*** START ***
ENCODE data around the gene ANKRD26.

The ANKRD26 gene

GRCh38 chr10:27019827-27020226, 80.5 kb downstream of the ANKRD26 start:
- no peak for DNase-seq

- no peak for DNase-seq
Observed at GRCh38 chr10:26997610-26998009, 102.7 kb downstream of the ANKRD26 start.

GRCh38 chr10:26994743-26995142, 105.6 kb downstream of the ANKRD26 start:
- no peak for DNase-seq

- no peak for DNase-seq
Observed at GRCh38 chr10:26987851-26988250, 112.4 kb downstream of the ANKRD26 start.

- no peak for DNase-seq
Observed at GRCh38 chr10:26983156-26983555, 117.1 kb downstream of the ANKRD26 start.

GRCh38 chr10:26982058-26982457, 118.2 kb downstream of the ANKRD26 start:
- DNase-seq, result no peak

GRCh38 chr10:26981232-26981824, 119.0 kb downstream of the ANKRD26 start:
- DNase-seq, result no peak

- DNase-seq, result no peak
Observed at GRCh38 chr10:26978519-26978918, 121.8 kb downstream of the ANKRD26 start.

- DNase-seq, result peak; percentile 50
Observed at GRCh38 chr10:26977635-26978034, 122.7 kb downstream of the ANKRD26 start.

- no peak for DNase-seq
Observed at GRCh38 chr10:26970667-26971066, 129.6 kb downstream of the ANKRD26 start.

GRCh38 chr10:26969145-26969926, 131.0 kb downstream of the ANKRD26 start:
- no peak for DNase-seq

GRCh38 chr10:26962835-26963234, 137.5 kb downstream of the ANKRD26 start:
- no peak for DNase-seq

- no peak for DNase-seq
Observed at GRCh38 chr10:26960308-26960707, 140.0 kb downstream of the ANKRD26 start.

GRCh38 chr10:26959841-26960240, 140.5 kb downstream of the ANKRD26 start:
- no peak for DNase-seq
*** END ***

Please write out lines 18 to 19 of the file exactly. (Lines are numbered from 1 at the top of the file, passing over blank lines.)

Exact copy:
Observed at GRCh38 chr10:26978519-26978918, 121.8 kb downstream of the ANKRD26 start.

- DNase-seq, result peak; percentile 50